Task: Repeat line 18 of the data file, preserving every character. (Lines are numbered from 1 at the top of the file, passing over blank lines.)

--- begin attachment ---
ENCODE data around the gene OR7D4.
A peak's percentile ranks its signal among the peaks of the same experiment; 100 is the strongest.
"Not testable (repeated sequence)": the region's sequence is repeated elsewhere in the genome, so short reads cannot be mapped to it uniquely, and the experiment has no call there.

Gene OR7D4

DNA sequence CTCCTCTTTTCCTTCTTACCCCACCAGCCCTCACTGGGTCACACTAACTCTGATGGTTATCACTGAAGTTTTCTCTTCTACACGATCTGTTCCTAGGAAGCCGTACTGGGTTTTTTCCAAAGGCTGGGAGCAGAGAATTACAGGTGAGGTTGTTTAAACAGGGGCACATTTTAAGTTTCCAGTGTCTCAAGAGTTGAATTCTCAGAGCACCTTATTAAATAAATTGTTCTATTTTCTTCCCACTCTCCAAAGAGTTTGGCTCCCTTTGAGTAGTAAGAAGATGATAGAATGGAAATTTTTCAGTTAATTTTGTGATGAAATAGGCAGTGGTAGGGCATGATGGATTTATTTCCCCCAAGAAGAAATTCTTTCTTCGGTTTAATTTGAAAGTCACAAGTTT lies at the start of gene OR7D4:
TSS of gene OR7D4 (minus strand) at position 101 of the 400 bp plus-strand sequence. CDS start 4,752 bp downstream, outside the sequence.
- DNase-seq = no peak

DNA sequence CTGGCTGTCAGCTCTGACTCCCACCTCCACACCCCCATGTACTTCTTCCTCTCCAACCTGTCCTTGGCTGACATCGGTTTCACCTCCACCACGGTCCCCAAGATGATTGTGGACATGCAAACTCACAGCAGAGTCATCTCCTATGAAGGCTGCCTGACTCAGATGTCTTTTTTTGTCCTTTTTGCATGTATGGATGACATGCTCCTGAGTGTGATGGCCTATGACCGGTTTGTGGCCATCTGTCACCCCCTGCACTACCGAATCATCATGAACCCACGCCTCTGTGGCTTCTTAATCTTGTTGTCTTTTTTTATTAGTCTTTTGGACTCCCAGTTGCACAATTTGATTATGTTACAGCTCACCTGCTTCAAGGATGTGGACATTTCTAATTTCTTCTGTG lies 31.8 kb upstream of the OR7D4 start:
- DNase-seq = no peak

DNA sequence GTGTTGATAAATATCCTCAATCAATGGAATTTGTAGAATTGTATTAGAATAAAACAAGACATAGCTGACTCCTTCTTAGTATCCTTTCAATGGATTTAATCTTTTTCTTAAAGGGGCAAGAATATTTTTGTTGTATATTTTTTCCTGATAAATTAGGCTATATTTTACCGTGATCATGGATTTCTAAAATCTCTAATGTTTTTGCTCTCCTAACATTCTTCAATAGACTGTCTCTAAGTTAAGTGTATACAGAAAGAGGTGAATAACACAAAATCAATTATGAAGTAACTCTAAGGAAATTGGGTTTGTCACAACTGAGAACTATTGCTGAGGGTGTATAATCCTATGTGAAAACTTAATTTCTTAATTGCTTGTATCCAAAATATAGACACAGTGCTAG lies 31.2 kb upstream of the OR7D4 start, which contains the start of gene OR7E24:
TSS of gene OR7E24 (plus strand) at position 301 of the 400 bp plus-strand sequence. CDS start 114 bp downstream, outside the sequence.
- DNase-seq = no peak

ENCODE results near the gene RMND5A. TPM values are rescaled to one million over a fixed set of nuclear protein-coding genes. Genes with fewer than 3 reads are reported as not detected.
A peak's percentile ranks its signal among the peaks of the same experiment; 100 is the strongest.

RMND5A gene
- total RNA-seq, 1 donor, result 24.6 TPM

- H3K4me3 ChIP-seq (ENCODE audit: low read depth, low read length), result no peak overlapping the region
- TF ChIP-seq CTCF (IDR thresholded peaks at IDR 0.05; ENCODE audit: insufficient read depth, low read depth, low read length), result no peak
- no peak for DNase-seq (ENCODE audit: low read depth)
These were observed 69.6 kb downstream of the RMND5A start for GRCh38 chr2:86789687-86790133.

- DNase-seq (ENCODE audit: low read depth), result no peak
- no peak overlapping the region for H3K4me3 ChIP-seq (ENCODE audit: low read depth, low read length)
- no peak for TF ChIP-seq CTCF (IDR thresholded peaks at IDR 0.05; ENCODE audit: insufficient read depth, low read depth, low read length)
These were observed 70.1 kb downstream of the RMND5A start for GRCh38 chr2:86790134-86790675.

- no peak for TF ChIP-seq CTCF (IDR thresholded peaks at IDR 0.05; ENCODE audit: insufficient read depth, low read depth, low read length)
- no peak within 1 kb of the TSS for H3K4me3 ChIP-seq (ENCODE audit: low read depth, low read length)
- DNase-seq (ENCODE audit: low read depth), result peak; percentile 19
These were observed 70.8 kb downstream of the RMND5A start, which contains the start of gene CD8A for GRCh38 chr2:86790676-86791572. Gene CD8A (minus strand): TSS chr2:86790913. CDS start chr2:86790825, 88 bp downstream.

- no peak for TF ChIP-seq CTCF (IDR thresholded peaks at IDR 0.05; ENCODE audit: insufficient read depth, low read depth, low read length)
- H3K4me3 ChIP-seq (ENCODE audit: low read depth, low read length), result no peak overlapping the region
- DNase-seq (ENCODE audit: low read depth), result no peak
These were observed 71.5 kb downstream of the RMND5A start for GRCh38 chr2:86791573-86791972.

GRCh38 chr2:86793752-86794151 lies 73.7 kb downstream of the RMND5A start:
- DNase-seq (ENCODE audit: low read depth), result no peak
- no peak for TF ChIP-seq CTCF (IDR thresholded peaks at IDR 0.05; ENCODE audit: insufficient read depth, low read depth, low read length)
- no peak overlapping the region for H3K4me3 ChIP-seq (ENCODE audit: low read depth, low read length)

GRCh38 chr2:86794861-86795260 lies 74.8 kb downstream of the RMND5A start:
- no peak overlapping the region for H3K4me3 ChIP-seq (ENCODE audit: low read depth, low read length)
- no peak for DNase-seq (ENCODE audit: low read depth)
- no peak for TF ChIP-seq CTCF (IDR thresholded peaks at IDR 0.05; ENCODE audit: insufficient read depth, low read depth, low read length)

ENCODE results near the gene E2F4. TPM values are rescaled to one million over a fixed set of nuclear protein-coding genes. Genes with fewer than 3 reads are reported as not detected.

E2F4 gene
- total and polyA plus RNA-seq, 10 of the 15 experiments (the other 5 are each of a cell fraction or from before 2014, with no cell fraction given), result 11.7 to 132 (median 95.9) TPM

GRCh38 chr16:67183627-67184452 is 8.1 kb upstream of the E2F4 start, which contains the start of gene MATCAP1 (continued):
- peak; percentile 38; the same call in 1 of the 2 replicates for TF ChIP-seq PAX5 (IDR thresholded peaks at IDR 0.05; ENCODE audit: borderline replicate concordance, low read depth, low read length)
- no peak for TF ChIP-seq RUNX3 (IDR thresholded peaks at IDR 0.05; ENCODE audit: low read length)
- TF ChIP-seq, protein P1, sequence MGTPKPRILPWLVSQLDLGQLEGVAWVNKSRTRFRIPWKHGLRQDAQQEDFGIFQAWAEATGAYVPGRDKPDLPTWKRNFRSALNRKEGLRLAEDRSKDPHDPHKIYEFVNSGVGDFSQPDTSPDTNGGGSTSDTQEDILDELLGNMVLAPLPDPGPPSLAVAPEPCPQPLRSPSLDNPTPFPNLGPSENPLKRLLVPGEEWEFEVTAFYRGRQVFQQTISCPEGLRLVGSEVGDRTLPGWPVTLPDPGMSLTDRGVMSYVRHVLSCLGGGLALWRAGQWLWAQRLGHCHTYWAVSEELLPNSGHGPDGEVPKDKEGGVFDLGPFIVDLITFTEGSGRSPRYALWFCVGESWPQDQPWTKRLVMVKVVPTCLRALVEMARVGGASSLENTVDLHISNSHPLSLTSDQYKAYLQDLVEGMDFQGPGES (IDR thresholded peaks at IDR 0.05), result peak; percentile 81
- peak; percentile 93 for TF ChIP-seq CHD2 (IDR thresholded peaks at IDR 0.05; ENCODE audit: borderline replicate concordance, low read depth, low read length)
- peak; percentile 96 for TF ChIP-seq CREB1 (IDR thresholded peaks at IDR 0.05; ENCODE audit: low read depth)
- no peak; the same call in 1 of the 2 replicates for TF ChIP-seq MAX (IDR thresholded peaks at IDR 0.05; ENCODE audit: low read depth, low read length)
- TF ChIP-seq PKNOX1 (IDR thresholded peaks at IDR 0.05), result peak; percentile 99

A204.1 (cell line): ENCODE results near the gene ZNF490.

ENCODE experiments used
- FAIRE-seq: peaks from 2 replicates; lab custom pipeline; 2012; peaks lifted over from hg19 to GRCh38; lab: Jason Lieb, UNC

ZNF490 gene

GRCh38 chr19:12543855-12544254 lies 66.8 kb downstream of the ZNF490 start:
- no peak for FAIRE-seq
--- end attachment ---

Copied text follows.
- TF ChIP-seq CTCF (IDR thresholded peaks at IDR 0.05; ENCODE audit: insufficient read depth, low read depth, low read length), result no peak